step in and stop it. And if it was done with his knowledge, even at

his instigation, he can show what a large soul he is by reconsidering and

countermanding the order.

In many ways this can be a defining moment for Barry Diller. A moment in

which he decides whether he represents anything more than the sum of his

recent corporate manipulations and takeover games in which a famous but

(relatively) cash-poor mogul keeps trying to leverage his way to ownership

of a major media empire. Once Barry Diller was someone who brought some

promise, some vision to television sterility. He was, after all, head of

the Fox TV network when it green-lighted The Simpsons , which

continues to be one of the few great irreverent triumphs in recent

television history.

But ever since he left Fox and failed to take over Paramount

Communications and CBS Corporation, Mr. Diller’s been wandering in a

wilderness of deal-making, refinancings, initial public offering fantasies,

home shopping network buyouts and UHF networks without producing anything

worthy of note as actual creative content. Yes, his recent Universal

Television deal makes him a certified mogul again, but several times more

removed from the creative process. He looks to be a creative executive

who’s lost his creative touch in endless, exhausting deal-making. A

powerful but empty suit, no longer relevant to the culture he was once a

vital part of.

Unless … unless he makes a bold gesture, steps in and saves

MST3K , shows us where his heart is, shows us he has one.

It would be a signal, a defining gesture–and not nearly a

charitable one: I have a feeling that if Barry Diller told the Sci-Fi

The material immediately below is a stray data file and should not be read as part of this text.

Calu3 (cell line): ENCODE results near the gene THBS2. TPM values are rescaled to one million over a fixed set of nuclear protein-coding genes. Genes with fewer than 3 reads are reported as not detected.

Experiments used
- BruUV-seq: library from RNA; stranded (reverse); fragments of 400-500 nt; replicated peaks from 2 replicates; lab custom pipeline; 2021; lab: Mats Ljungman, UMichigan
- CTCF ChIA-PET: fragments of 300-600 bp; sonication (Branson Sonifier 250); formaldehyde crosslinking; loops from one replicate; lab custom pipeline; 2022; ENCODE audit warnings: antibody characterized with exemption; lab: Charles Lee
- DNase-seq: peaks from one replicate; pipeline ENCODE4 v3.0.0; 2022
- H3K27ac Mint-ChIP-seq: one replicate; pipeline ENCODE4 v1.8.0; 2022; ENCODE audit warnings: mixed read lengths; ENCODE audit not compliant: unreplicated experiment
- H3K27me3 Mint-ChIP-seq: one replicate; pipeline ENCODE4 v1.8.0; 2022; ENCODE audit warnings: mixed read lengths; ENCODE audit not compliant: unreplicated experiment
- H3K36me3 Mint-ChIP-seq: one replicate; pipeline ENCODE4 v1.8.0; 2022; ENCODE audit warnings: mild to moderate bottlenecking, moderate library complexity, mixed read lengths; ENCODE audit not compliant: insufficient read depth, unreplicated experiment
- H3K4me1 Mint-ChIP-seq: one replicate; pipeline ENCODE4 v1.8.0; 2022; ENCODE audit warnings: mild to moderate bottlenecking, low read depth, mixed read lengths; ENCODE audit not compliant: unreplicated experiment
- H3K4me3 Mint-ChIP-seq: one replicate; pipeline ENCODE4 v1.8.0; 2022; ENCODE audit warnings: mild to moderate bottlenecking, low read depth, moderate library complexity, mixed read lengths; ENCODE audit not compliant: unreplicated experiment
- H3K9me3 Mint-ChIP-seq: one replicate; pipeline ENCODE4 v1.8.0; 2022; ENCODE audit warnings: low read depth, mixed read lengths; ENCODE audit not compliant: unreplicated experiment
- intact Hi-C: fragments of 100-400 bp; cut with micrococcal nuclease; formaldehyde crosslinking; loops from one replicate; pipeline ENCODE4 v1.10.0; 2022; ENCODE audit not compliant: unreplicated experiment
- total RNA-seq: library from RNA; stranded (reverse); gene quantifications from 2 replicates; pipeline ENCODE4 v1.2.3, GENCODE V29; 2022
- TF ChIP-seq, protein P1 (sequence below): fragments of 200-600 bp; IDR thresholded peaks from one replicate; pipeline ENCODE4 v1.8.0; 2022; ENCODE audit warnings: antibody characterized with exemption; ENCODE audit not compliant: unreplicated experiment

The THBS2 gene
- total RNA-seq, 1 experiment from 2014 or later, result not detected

Channel he wanted MST3K to succeed they would promote it intensely

enough to make it succeed, even in number-crunching Nielsen terms.

It’s a gesture than would do more than allow Barry Diller to escape

the opprobrium of villainy in MST3K Web-site culture, it would

insure him a place in the pantheon of those who encouraged the vitality

rather than the sterility of American popular culture. It would make him an

instant culture hero to some of the best and brightest pop culture (and

high culture) enthusiasts in America.

He may be cash-poor for a mogul, but let’s face it, he’s got

more money than he’ll ever really need (how many homes, how many cars,

does any one individual need?). Still, there’s something no amount of

money, no concatenation of corporate reshufflings and buyouts can buy Barry

Diller: genuine respect for his creative sensibility. Here with one

masterstroke, with one red-tape-cutting intervention, he can recoup his

creative cachet, his reputation for programming vision–or refuse to

act and condemn it forever to death when MST3K dies.

Write Barry Diller at USA Networks Inc., 152 West 57th Street, 42nd

floor, New York, N.Y. 10019, and send him the column, send copies of your

letters to me at The Observer . It’s time to see who Barry

Diller really is. As they say on the Emergency Broadcast Network: This is a

test.